Treatment of a child’s pain will vary greatly depending on the cause of the discomfort they are experiencing, but regardless of what the treatment pathway is, it is important to monitor a child’s pain throughout the process and employ appropriate coping methods if necessary. If it appears that a child is experiencing increased discomfort at any point during treatment, then there should be a reevaluation of the pain and methods being used. It is important to remember that within the pediatric population pain management is always an ongoing process. It should also be kept in mind that the amount of physical pain a child experiences can be influenced by a wide variety of factors. For instance, a child’s personality may determine the extent to which they experience pain; some may be more willing to undergo a painful procedure if they know it is to help heal them, while others may become angry and confused. This should be considered when determining treatment options and throughout the treatment process.

For children that require serious procedures or medication, a multifaceted treatment approach is often recommended. “Chronic pain in children is not exclusively a physical condition but a complex syndrome including physical, psychological and social processes,” says Dr. Lynn Rusy, who specializes in pediatric anesthesiology and pain management at the Children’s Hospital of Wisconsin. “The best approach to chronic pain is multidisciplinary, often including specialties such as pain physician, pain psychologist, physical therapist, social work, pharmacy and nursing.” Such an interdisciplinary method that involves both physical and psychological treatment is most strongly recommended, as evidence from studies indicate that this is the most effective approach to lessen the perception of chronic pain in children. Psychological treatments may include the teaching of relaxation and coping methods, cognitive therapy, or recognizing negative emotions and feedback. Such post-procedural therapy is an ongoing process, and is a crucial step in managing pain and reintegrating a child into their normal life and schedule.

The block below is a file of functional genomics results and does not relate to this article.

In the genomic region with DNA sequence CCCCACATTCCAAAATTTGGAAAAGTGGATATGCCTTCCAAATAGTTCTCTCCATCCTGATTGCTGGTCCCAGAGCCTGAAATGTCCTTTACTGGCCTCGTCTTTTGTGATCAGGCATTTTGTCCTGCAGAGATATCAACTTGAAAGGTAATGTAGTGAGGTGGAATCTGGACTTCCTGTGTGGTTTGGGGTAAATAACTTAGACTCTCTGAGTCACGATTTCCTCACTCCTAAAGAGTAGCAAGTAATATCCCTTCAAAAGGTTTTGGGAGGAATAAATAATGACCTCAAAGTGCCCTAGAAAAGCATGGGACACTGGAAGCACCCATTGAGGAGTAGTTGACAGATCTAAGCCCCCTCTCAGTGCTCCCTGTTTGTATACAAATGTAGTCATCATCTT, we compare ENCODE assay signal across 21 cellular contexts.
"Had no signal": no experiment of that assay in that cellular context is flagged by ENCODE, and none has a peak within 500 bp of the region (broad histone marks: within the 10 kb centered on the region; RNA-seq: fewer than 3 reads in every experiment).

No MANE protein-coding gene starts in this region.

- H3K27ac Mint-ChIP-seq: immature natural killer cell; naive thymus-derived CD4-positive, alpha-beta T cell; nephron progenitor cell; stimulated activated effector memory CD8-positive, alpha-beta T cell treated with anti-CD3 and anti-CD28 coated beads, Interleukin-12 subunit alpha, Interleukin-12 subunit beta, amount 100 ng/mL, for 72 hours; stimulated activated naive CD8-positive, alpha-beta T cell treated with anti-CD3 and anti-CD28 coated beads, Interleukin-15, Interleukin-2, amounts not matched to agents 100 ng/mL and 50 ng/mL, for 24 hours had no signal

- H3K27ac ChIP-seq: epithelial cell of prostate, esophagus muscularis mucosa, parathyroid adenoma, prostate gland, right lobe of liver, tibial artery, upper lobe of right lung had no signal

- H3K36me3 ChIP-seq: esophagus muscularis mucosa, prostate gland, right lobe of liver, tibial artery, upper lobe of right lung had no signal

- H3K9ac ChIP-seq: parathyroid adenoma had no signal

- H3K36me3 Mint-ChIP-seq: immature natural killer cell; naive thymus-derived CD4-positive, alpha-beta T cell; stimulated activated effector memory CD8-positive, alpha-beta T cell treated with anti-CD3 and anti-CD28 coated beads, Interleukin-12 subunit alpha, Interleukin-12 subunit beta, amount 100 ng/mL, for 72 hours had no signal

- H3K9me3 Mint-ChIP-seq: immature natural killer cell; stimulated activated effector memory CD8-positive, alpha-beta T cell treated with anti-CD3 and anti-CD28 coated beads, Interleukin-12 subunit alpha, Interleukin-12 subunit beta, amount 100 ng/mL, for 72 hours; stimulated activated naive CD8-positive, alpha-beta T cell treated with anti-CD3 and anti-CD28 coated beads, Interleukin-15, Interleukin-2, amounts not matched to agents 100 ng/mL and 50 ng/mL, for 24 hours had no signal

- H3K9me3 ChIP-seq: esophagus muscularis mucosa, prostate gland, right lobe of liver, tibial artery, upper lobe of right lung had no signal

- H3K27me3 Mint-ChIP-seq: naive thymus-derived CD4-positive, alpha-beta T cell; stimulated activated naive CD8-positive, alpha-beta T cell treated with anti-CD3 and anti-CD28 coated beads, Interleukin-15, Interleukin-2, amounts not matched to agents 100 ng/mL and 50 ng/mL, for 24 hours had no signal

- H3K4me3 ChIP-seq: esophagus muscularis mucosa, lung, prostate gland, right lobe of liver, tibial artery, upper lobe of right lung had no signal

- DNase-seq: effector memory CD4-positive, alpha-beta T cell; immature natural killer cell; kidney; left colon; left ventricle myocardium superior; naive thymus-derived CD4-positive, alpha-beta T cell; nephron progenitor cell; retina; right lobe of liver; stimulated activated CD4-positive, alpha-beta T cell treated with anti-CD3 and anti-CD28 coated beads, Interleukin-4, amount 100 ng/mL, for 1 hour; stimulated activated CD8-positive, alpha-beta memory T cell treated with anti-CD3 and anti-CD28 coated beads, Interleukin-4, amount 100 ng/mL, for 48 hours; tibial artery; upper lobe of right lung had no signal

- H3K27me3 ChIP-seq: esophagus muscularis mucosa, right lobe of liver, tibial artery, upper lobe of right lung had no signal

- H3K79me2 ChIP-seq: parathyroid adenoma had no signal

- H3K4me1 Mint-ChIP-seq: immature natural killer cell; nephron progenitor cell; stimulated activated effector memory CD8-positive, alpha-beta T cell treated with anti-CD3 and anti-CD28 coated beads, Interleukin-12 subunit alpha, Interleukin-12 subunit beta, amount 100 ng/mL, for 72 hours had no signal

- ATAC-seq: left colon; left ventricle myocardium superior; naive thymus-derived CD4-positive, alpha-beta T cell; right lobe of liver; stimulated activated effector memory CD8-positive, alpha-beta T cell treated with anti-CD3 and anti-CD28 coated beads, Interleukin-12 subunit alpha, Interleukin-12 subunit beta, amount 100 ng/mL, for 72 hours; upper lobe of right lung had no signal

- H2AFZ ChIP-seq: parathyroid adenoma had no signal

While it is true that diagnosing, treating and managing pain is often more difficult with children due to the communication barrier, full cooperation and patience is required from both the parents and the child’s doctors are needed for a successful outcome. All too often misconceptions about how children experience or vocalize pain prevent proper identification of the pain, so it is important for parents to familiarize themselves with their child’s normal behavioral patterns so that abnormalities or sudden changes can be recognized and investigated. Dr. Rusy emphasizes that, especially in cases where a concrete physical diagnosis cannot be given, “one must begin to accept the situation, learning coping skills and pain strategies to remain active with schooling and family life.” When it comes to treating chronic pain in children, recovery encompasses a wide scope and needs to be seen holistically. While treating the physical pain properly is obviously a top priority, the emotional and social aspects of treatment cannot be disregarded; proper support is key so that the child can resume their normal life as soon as possible.  

In Good Health.

Allison Karantzis

Allison Karantzis